What is backtracking?
Backtracking is an algorithm for capturing some or all of the solutions to given computational problems, particularly constraint satisfaction problems. The algorithm can only be used for problems that accept the concept of a 'partial candidate solution' and allows a quick test to see if the candidate solution can be a complete solution. Backtracking is seen as an important technique for solving constraint satisfaction questions and puzzles. It is also considered a great technique for parsing, and it also forms the basis of many logical programming languages.
Backtracking helps solve a general problem by finding a solution to the first sub-problem and then recursively trying to solve other sub-problems based on the solution to the first problem. If the current problem cannot be resolved, the step is reversed and the next possible solution is applied to the previous steps and then moves on. In fact, one of the most important things about backtracking is recursion. It is also viewed as a 'divide and conquer' exhaustive search method. A backtracking algorithm ends when there are no more solutions for the first sub-problem.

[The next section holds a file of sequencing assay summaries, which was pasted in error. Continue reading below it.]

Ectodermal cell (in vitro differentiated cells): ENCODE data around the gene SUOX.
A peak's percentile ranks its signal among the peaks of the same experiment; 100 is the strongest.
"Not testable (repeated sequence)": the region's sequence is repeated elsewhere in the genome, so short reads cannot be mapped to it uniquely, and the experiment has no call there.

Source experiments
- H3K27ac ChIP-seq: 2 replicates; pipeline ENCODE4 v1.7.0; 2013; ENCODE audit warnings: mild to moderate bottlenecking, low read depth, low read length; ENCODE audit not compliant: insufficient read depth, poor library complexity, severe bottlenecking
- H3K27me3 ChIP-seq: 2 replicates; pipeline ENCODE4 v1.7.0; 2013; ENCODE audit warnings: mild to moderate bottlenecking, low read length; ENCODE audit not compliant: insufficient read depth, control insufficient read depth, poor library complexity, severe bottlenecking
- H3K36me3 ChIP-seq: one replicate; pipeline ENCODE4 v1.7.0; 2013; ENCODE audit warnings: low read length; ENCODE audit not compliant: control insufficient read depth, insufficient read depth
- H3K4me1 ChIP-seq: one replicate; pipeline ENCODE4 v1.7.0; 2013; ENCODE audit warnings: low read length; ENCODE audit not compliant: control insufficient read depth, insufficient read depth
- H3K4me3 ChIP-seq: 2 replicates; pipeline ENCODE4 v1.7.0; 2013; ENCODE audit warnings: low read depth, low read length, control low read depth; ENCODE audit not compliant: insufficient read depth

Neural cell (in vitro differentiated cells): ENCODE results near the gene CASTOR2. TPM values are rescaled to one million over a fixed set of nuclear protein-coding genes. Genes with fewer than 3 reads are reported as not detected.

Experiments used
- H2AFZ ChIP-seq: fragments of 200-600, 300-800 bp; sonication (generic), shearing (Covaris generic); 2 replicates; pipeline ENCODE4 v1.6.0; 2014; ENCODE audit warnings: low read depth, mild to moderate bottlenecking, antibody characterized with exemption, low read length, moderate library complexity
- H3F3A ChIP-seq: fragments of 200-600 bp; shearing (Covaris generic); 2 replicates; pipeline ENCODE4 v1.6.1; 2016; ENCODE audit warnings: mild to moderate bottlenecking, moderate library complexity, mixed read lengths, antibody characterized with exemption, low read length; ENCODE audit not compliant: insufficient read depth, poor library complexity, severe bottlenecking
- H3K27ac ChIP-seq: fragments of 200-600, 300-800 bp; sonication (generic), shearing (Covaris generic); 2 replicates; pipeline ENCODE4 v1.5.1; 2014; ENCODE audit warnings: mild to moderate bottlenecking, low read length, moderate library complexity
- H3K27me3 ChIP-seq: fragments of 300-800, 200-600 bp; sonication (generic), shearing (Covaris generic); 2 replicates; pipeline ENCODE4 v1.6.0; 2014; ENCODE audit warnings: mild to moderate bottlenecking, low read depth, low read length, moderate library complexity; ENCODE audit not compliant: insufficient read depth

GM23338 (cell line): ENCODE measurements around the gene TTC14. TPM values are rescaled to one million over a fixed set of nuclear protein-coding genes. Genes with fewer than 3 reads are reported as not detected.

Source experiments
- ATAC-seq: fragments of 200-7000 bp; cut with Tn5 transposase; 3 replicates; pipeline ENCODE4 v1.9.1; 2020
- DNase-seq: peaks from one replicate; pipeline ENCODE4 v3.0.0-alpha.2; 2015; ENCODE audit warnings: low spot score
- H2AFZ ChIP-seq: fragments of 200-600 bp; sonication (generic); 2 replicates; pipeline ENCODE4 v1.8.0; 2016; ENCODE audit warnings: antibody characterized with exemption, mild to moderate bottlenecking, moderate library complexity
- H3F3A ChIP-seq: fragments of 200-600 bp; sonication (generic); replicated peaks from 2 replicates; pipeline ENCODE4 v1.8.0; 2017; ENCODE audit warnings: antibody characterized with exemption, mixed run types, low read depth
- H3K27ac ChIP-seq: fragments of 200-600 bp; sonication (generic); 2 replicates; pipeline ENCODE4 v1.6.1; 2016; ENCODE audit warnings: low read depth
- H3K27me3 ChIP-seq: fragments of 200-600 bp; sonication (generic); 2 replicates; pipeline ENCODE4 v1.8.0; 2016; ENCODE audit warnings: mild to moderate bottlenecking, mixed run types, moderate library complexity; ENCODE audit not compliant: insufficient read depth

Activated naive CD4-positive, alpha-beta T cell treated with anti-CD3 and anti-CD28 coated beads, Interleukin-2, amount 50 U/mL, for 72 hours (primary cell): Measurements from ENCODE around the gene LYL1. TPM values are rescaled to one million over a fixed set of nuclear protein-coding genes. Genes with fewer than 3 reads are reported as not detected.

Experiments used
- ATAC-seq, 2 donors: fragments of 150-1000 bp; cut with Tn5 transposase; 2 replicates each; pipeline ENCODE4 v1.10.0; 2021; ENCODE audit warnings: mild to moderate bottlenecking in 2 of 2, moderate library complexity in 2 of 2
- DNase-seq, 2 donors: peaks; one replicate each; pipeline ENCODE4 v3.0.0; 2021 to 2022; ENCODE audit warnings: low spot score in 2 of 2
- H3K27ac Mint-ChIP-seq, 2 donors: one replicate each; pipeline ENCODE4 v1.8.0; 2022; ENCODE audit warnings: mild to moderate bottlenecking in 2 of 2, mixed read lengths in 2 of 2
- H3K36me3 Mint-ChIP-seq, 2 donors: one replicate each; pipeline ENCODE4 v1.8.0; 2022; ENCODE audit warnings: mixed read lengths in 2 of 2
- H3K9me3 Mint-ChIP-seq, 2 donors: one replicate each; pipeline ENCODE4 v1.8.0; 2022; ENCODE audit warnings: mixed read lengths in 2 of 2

Backtracking is an algorithm that can help implement nondeterminism. It takes a deep search of a given problem space. It is mainly used in logical programming languages like Prolog. Wherever backtracking can be used, it is faster than brute force because it eliminates a large number of candidates with a single test.